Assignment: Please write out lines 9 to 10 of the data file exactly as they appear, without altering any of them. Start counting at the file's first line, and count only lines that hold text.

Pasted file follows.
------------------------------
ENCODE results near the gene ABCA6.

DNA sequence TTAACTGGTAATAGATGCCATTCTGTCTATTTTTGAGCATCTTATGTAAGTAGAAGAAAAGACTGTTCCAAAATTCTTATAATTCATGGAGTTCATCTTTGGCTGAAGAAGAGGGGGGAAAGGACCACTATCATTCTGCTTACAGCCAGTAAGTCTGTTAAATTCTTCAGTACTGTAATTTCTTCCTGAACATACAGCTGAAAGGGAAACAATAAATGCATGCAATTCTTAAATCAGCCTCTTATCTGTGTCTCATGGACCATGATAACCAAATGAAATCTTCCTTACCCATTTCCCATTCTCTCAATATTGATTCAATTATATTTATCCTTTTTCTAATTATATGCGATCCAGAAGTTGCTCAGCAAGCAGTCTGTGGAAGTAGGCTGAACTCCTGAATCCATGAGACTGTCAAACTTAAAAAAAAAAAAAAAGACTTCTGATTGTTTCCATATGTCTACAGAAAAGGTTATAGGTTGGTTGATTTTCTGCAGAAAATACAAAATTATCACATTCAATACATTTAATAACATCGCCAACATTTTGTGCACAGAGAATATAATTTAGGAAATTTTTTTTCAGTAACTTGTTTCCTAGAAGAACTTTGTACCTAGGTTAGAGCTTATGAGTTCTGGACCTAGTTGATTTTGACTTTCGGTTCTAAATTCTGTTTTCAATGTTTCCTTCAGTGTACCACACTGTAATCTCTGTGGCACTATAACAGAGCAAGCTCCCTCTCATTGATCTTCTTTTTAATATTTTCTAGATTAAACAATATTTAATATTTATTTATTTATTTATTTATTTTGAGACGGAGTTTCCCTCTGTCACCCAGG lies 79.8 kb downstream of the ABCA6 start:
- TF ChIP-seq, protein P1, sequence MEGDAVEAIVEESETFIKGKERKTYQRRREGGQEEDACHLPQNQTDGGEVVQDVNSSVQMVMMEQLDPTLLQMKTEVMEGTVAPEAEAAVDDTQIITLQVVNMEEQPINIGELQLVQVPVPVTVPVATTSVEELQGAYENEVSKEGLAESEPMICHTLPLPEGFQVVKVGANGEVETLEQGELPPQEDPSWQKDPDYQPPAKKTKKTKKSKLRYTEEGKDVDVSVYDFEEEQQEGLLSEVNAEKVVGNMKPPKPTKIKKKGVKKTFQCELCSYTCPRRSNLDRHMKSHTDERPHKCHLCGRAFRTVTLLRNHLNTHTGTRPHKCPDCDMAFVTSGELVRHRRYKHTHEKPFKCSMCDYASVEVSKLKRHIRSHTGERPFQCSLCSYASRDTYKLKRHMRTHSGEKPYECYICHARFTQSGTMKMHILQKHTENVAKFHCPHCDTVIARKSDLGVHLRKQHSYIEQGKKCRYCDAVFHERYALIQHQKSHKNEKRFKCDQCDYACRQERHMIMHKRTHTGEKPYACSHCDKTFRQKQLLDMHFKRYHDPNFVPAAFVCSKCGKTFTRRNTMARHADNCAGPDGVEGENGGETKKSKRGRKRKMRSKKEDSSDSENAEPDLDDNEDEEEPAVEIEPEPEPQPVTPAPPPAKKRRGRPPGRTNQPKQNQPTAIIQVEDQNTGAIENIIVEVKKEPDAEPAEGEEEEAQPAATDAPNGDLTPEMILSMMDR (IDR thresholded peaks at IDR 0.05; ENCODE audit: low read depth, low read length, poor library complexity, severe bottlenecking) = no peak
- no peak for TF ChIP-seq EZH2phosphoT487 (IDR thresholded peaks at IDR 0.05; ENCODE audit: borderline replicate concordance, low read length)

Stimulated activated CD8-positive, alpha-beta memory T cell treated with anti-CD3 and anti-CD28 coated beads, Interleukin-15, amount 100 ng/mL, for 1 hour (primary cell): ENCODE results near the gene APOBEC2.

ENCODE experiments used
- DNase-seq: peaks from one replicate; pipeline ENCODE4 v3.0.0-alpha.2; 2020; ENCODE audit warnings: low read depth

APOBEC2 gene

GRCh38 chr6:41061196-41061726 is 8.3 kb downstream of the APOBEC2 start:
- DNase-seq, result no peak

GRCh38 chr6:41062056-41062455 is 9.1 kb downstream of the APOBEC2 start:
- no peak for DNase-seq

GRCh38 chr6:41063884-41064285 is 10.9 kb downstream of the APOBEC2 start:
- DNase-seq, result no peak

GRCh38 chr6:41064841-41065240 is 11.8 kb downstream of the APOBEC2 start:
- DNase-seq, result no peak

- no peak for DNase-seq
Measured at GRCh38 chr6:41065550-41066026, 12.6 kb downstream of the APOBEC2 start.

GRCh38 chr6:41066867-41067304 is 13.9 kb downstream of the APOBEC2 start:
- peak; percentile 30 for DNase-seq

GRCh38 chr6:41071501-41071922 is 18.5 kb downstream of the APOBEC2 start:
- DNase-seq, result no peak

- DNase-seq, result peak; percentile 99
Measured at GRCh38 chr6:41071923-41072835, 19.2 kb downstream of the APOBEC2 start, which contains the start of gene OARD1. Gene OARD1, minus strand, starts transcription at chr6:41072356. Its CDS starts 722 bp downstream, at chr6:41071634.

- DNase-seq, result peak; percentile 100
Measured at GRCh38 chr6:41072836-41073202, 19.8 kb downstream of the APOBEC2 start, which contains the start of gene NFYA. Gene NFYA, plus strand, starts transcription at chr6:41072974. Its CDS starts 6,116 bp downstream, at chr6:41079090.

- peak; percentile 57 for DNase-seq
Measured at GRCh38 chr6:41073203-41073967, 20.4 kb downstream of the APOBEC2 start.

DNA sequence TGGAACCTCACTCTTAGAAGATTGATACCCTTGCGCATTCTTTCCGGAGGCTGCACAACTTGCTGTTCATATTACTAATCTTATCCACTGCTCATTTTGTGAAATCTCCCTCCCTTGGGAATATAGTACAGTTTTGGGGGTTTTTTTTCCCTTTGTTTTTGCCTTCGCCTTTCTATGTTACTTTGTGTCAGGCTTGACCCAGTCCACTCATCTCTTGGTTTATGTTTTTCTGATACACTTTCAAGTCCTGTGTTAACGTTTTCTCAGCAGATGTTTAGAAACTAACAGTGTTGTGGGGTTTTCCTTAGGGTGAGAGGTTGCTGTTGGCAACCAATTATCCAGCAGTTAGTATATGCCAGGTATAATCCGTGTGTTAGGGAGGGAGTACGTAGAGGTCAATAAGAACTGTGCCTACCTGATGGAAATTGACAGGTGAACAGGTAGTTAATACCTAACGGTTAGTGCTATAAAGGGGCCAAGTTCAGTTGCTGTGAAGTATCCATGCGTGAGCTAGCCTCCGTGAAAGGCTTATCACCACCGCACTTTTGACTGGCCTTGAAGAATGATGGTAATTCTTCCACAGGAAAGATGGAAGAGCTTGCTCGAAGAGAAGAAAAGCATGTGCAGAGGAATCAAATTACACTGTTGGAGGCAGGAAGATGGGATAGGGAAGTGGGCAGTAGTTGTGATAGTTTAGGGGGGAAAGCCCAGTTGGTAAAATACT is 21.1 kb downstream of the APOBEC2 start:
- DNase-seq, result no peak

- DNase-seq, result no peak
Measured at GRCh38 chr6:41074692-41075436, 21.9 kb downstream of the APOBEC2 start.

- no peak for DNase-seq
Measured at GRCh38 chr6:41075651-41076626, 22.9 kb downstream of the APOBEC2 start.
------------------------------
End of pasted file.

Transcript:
GRCh38 chr6:41061196-41061726 is 8.3 kb downstream of the APOBEC2 start:
- DNase-seq, result no peak